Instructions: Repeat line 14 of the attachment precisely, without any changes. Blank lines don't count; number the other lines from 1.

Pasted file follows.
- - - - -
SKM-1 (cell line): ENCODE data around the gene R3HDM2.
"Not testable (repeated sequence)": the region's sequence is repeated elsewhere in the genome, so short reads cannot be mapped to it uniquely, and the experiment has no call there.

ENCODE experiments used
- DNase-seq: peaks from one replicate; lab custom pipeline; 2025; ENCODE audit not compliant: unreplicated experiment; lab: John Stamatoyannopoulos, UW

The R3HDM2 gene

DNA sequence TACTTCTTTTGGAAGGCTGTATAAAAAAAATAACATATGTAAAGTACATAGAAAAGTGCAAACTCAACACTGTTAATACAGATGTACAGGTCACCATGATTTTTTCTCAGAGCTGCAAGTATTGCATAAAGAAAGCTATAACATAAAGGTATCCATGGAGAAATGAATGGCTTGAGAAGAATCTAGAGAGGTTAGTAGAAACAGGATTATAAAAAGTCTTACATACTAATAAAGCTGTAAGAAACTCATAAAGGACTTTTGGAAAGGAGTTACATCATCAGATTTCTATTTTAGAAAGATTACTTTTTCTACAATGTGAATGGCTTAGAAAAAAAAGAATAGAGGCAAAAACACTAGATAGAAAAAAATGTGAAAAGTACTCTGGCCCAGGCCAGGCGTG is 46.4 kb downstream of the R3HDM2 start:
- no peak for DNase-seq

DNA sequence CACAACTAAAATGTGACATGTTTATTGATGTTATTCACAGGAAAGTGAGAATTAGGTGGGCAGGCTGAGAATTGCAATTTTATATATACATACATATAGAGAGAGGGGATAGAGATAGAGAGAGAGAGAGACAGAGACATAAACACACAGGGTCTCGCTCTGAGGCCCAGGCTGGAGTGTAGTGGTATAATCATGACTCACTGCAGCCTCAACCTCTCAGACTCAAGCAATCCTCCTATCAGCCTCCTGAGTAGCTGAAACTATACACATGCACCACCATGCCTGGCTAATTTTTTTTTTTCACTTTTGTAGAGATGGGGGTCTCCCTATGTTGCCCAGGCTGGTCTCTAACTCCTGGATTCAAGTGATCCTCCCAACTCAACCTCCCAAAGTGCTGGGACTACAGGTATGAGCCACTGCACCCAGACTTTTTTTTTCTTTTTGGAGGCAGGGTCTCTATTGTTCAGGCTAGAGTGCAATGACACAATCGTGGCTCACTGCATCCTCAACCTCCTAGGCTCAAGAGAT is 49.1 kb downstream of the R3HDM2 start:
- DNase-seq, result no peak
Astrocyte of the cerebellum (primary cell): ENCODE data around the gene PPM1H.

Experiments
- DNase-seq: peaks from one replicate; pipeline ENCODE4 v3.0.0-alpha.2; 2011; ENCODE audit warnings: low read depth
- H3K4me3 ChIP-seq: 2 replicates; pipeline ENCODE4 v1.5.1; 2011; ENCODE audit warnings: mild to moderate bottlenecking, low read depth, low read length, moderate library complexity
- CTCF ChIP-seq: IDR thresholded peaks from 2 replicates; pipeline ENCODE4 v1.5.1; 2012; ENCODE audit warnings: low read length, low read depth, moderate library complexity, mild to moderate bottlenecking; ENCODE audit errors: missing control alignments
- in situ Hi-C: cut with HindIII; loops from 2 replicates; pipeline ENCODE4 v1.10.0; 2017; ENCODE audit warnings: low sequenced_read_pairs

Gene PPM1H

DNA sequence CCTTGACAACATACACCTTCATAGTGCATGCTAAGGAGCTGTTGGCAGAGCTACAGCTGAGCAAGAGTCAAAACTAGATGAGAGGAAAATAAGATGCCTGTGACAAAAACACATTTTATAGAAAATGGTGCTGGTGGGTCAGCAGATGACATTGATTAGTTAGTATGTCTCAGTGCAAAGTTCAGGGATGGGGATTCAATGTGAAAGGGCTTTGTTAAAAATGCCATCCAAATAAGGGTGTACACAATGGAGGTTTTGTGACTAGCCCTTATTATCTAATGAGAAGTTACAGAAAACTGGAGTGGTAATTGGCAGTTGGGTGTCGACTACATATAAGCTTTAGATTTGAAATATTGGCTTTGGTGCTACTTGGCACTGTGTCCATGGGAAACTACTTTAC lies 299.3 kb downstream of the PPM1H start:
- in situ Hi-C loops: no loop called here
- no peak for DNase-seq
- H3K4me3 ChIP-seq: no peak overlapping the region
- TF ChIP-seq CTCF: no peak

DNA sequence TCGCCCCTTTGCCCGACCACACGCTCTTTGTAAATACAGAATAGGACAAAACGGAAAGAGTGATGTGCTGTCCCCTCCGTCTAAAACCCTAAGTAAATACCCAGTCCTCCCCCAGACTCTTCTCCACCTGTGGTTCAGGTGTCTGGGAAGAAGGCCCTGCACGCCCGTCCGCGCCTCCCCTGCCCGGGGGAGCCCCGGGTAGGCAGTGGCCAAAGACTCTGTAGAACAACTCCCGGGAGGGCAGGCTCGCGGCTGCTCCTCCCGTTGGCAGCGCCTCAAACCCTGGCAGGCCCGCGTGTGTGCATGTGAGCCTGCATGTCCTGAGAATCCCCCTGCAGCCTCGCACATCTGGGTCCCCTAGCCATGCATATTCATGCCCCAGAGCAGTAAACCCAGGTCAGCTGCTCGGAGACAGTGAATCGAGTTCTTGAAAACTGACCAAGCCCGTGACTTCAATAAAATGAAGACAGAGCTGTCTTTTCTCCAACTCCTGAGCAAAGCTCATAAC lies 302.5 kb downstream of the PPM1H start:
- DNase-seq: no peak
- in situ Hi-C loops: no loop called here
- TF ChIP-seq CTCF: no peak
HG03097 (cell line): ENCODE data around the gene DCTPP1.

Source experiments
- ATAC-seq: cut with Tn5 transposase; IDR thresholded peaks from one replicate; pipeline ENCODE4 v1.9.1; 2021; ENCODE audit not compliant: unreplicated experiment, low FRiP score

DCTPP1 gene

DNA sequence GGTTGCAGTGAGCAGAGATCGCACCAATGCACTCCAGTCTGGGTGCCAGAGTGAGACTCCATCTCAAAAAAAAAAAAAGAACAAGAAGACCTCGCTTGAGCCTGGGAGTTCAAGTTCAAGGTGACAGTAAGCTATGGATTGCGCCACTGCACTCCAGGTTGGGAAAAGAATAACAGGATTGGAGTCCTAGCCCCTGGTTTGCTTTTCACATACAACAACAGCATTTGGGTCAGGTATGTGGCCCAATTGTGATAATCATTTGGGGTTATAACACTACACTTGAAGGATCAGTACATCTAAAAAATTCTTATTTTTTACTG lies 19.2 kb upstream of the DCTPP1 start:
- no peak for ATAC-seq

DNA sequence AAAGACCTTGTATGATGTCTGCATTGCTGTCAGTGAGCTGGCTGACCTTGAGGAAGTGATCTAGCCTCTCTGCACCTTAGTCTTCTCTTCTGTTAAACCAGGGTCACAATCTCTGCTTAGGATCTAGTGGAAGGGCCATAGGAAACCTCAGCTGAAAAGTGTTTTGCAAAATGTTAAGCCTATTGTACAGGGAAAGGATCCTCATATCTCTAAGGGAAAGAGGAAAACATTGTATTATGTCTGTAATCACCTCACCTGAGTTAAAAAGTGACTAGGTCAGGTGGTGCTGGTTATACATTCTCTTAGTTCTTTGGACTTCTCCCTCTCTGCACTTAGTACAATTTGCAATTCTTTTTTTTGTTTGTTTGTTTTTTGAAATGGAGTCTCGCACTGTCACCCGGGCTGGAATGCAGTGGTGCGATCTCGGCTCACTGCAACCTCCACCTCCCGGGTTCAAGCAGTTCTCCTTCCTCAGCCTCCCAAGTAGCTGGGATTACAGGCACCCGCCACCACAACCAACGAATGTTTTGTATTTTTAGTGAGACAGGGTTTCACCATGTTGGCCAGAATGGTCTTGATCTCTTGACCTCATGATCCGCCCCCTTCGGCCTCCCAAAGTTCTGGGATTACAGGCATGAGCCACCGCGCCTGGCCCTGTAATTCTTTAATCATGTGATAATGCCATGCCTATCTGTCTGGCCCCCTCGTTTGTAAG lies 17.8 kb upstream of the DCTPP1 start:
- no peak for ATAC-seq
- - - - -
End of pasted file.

- CTCF ChIP-seq: IDR thresholded peaks from 2 replicates; pipeline ENCODE4 v1.5.1; 2012; ENCODE audit warnings: low read length, low read depth, moderate library complexity, mild to moderate bottlenecking; ENCODE audit errors: missing control alignments